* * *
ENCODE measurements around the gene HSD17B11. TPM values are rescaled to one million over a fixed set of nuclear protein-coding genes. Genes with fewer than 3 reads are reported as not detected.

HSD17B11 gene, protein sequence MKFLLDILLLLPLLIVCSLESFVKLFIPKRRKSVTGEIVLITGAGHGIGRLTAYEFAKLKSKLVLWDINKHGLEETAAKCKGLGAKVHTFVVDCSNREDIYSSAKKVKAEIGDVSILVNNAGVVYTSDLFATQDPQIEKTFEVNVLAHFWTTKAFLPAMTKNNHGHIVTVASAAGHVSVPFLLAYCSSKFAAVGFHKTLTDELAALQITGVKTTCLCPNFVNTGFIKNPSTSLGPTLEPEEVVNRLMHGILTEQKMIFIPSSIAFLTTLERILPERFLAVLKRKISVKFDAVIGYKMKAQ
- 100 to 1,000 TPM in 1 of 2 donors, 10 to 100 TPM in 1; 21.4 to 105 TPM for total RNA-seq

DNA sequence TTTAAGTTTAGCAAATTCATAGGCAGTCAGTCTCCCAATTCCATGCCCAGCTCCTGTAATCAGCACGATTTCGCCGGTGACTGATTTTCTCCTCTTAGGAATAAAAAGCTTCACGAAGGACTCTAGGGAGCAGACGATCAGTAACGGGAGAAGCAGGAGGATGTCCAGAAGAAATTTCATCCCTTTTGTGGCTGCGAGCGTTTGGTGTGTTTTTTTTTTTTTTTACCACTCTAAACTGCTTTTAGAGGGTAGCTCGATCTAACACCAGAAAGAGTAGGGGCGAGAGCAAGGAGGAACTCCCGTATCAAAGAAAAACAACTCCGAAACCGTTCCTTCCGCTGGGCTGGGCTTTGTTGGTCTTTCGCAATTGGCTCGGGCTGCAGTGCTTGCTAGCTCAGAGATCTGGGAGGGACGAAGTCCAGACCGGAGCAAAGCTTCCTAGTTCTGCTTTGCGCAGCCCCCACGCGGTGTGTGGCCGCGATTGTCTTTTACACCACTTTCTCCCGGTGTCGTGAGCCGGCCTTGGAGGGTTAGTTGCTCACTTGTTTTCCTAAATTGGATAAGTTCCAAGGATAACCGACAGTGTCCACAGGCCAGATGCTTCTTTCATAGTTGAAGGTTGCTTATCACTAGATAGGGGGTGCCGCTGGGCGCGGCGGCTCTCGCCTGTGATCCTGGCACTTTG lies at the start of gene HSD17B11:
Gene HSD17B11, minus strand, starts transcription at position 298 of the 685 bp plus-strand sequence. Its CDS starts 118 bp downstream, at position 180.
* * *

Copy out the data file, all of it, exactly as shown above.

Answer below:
ENCODE measurements around the gene HSD17B11. TPM values are rescaled to one million over a fixed set of nuclear protein-coding genes. Genes with fewer than 3 reads are reported as not detected.

HSD17B11 gene, protein sequence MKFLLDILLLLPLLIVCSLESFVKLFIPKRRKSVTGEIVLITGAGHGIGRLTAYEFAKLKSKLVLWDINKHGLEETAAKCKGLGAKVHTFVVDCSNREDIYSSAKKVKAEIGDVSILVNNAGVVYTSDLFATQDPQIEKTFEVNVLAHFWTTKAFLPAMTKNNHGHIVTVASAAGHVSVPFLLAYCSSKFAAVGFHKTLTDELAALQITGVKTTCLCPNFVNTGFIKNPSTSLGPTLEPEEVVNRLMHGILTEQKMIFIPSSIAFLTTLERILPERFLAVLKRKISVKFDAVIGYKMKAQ
- 100 to 1,000 TPM in 1 of 2 donors, 10 to 100 TPM in 1; 21.4 to 105 TPM for total RNA-seq

DNA sequence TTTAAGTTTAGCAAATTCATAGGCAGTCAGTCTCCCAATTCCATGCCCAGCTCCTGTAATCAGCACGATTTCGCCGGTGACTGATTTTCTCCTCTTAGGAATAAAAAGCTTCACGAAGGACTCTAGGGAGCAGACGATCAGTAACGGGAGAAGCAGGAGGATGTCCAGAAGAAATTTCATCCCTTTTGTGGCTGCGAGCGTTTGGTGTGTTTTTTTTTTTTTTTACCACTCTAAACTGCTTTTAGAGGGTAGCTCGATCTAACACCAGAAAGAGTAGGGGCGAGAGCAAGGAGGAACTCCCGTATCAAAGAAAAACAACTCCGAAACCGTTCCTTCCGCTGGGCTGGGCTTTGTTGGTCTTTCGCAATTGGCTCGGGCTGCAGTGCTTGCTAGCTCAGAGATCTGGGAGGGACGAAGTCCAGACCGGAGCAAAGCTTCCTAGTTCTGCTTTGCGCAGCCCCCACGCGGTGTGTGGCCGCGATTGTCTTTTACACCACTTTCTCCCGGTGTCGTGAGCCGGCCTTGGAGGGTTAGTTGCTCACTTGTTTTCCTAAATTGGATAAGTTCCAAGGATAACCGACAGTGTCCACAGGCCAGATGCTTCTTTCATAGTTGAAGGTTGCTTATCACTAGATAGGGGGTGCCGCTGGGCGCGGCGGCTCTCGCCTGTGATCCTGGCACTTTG lies at the start of gene HSD17B11:
Gene HSD17B11, minus strand, starts transcription at position 298 of the 685 bp plus-strand sequence. Its CDS starts 118 bp downstream, at position 180.